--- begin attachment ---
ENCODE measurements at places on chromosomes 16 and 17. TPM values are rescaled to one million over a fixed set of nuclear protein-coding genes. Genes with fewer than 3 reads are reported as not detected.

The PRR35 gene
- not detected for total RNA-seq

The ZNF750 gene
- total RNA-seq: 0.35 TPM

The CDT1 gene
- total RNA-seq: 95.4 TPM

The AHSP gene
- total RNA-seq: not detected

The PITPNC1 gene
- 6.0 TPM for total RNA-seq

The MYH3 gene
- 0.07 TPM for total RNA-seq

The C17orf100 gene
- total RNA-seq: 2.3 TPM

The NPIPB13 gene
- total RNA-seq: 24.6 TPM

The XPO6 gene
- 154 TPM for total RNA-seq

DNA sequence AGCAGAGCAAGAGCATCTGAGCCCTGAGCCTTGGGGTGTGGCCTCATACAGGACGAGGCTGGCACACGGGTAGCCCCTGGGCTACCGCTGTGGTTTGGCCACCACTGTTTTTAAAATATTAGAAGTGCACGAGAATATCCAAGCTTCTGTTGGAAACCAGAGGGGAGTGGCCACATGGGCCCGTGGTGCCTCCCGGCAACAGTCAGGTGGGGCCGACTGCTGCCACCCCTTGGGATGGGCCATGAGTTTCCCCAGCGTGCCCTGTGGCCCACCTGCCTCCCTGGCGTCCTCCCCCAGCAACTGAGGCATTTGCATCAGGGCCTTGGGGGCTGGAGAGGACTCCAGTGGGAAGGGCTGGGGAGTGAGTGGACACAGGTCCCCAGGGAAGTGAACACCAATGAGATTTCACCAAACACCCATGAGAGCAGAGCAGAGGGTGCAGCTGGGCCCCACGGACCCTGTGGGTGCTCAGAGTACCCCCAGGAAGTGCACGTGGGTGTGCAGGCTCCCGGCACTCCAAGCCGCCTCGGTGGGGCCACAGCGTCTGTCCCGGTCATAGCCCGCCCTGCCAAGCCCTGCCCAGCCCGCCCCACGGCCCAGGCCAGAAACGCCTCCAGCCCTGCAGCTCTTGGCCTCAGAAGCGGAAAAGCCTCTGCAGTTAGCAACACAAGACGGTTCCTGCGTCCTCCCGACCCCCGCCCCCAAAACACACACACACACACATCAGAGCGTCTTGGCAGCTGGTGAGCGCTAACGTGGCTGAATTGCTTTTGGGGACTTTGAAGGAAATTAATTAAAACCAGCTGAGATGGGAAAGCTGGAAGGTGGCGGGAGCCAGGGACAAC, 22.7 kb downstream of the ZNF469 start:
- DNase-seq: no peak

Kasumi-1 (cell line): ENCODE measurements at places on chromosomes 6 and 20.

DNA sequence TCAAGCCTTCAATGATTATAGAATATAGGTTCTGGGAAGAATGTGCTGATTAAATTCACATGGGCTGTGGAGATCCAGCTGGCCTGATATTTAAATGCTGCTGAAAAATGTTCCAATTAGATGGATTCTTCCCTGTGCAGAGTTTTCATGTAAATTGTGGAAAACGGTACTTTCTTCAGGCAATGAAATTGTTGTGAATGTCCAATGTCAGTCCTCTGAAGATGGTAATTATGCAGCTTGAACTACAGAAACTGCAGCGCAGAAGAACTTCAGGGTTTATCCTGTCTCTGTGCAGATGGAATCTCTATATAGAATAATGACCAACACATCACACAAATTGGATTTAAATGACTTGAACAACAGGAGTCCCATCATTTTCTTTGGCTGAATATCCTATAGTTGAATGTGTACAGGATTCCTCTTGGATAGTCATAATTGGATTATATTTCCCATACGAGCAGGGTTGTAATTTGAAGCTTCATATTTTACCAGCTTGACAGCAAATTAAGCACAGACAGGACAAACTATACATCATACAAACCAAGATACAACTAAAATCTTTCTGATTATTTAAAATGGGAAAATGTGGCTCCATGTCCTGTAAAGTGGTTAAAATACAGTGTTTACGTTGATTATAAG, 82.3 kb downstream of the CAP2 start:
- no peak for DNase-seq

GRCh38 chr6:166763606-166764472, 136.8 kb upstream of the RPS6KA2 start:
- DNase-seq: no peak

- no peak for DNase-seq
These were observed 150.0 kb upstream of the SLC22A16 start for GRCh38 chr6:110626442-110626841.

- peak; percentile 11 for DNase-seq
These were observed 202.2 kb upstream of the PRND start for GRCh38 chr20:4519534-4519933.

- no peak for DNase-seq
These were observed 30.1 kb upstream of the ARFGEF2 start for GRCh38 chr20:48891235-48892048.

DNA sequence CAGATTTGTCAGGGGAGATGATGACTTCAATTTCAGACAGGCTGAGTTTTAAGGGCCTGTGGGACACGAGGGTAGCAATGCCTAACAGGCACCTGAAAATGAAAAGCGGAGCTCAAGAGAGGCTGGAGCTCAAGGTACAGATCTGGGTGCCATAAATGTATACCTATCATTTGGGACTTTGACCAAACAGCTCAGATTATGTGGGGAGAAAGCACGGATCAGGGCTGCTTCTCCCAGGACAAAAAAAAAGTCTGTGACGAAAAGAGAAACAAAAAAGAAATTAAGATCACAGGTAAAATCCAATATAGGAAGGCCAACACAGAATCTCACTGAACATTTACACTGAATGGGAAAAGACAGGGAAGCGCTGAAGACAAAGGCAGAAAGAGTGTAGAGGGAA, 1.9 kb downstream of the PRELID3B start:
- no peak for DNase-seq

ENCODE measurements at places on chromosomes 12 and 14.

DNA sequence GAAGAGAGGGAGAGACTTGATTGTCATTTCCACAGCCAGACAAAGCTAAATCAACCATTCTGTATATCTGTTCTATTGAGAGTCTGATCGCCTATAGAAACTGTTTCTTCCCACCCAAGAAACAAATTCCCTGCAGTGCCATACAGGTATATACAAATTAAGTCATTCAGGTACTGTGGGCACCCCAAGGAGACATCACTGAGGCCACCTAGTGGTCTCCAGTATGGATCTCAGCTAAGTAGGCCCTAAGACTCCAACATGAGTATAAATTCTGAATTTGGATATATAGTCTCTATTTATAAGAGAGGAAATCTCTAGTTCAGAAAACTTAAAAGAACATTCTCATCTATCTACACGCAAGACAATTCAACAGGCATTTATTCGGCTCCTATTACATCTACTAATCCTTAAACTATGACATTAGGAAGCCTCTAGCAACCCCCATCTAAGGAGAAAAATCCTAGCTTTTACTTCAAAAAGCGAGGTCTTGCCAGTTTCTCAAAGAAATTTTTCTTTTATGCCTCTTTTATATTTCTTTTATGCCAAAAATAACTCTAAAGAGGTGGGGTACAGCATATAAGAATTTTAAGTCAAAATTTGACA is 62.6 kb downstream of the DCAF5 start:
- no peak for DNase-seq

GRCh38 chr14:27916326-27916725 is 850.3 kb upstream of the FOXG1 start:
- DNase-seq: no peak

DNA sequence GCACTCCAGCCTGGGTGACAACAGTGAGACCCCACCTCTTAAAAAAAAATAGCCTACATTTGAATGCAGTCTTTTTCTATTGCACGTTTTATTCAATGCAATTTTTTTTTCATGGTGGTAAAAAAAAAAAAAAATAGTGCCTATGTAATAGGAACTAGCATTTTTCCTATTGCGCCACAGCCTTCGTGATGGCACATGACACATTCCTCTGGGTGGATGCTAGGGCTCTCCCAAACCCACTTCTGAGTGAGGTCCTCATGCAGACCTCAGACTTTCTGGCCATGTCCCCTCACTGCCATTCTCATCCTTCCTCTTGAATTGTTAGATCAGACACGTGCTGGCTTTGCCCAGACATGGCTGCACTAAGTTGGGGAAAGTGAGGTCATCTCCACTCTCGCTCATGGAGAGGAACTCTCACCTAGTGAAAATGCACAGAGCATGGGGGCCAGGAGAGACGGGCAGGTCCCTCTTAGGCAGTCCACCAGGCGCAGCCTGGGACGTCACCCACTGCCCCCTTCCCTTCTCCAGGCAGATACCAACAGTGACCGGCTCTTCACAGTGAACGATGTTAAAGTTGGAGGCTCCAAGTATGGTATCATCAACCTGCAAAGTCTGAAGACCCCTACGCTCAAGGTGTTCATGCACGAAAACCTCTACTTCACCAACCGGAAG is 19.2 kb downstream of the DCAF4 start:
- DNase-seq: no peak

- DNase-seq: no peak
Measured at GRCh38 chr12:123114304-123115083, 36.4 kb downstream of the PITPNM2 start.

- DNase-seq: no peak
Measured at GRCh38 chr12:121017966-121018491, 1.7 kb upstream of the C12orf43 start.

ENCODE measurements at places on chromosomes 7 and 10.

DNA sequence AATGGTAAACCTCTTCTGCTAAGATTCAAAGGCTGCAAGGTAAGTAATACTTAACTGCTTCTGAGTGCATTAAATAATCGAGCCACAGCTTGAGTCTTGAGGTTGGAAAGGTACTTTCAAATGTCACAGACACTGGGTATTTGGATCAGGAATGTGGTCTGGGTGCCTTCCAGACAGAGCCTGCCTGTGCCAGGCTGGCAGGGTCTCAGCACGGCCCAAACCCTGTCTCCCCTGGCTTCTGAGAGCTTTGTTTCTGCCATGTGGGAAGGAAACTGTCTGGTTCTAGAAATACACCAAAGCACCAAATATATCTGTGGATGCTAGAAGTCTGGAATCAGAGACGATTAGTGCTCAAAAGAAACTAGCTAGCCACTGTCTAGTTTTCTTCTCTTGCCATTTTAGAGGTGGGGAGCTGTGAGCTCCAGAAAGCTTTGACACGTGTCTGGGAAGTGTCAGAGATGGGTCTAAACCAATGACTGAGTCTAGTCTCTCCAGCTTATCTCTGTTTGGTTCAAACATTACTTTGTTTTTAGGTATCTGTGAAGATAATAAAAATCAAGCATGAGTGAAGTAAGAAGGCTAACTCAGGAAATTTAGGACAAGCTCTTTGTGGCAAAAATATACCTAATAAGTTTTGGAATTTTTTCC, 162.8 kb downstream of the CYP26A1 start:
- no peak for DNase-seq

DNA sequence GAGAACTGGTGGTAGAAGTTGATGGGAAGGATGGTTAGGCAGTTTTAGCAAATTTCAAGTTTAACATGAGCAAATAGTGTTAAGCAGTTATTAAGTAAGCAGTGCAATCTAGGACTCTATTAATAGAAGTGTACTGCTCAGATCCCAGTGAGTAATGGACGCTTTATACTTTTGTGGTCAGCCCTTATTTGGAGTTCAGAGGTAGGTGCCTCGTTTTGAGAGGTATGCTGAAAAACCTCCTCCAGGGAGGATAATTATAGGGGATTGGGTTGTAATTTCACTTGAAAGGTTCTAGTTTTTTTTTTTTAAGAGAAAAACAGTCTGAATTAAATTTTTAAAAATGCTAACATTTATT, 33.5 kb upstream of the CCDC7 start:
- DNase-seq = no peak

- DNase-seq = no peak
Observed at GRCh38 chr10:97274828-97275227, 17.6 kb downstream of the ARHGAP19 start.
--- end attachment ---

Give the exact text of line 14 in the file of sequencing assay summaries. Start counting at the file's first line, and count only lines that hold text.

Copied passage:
The C17orf100 gene